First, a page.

The entire piece of GDPR legislation is more than 250 pages long and is probably most appropriate of your legal team. However, even shortened and “dumbed-down” GDPR guides contain many terms that you need to understand to implement a compliance strategy. So, we’ve created glossary of key terms to know to help you decide which of the obligations of GDPR apply to your organization.
As we get closer to GDPR, many posts on this blog will use the terms below. Feel free to bookmark this one for future referral.
Consent – of the data subject means any freely given, specific, informed and explicit consent by statement or action signifying agreement to the processing of their personal data.
Data Controller – the entity (organization) that determines the purposes, conditions and means of the processing of personal data.
Data Erasure – also known as the Right to be Forgotten, it entitles the data subject to have the data controller erase his/her personal data, cease further dissemination of the data, and potentially have third parties cease processing of the data.
Data Portability – the requirement for controllers to provide the data subject with a copy of his or her data in a format that allows for easy use with another controller.
Data Processor – the entity that processes data on behalf of the Data Controller
Side Question: What’s the difference between a data controller and data processor?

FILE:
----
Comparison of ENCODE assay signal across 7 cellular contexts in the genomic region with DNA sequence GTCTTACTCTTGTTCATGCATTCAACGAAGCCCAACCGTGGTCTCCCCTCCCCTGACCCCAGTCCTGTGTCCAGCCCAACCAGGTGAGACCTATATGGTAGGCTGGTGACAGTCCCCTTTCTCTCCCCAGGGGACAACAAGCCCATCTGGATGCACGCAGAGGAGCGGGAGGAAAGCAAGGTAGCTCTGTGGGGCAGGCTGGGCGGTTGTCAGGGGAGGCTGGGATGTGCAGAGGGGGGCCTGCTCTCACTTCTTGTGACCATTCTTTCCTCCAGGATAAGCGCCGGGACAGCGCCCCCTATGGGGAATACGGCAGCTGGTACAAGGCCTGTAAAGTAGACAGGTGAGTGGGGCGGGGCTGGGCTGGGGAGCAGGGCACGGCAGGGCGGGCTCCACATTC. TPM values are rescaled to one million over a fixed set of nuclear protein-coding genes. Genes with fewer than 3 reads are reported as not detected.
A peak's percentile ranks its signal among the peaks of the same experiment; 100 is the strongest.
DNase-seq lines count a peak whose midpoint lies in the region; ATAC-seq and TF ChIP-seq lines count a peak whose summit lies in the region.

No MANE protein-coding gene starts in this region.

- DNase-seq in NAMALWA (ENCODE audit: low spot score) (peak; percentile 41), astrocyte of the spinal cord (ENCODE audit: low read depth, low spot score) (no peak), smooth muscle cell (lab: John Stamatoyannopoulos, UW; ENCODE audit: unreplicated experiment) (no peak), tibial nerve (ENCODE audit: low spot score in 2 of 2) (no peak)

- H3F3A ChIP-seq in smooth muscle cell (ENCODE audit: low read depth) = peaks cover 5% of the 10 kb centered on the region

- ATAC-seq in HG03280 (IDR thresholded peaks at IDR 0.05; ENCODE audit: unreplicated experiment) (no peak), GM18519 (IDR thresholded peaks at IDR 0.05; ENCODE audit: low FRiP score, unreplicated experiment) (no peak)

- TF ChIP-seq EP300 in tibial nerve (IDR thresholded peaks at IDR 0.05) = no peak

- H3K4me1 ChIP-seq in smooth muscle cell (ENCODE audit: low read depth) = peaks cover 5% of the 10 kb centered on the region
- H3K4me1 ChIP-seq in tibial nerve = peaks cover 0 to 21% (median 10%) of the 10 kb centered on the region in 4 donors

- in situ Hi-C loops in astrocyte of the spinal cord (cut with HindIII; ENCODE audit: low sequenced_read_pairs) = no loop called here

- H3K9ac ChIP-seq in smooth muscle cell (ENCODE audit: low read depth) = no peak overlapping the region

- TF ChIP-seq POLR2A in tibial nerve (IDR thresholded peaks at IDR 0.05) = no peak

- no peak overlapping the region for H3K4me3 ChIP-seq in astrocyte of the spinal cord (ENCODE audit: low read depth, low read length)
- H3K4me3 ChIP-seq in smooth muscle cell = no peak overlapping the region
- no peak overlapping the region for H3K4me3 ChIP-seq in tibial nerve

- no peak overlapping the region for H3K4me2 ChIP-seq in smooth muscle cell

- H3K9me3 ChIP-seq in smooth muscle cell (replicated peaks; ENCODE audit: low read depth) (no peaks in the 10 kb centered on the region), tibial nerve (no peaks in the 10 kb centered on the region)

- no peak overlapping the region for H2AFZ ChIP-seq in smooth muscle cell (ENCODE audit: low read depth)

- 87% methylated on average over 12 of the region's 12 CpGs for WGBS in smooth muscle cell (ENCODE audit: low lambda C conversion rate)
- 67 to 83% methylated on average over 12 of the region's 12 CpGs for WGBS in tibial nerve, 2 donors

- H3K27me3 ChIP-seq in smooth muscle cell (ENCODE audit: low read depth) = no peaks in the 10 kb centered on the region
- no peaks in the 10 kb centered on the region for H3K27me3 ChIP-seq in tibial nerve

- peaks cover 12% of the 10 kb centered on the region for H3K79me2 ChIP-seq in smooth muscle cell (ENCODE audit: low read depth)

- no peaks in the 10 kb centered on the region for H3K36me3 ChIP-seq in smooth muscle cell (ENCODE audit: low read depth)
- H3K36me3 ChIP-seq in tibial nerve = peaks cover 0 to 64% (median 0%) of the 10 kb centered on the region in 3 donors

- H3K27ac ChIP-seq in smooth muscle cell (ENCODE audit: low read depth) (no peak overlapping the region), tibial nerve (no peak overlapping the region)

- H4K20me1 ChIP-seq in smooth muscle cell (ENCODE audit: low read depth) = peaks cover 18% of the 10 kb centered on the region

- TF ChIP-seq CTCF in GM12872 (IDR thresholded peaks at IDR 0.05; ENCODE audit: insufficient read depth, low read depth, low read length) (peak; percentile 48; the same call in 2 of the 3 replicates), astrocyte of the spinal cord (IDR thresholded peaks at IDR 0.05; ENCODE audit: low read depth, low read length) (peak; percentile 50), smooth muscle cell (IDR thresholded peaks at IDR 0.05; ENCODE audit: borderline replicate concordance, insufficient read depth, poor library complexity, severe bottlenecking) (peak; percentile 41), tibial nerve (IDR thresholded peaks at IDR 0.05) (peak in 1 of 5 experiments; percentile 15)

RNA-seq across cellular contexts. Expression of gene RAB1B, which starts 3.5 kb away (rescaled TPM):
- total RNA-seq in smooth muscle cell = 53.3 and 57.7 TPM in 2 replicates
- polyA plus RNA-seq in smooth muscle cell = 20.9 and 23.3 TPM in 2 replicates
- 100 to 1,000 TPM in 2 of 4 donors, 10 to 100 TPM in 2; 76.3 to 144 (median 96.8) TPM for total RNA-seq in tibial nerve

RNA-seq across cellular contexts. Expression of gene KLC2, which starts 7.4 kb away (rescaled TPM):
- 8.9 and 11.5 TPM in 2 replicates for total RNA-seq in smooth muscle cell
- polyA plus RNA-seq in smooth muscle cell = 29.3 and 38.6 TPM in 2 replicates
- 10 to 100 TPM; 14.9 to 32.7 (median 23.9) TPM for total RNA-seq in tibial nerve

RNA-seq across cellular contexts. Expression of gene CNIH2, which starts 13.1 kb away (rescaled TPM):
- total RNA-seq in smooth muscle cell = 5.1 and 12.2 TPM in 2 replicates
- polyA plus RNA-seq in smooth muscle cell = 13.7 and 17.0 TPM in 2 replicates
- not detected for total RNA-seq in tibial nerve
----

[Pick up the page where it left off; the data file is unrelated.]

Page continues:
A: Control, rather than possession, of personal data is the determining factor. The data controller is the organization that determines the purposes for which, and the way in which, personal data is processed. By contrast, a data processor is anyone who processes personal data on behalf of the data controller (excluding the data controller’s own employees). A data processor could include storage of the data on a third party’s servers, or appointing a data analytics provider.
Data Subject – a person whose personal data is processed by a controller or processor
Personal Data – any information related to a person or ‘Data Subject’, that can be used to directly or indirectly identify the person
Pseudonymous Data – Unlike personal data, pseudonymous data is personal data that can be amended in such a way that no individuals can be identified from those data (whether directly or indirectly) without a “key” that allows the data to be re-identified.
Right to Access – also known as Subject Access Right, it entitles the data subject to have access to and information about the personal data that a controller has concerning them.
Please note that the terms and definitions below are qualified in their entirety by the GDPR text itself, which can be found here. SugarCRM disclaims any responsibility to update the terms and definitions below and the list below is not intended to be a comprehensive list of key terms. You should consult your counsel and/or compliance team regarding GDPR.
Originally posted on February 14, 2018: GDPR 101: The key terms you need to know | SugarCRM Blog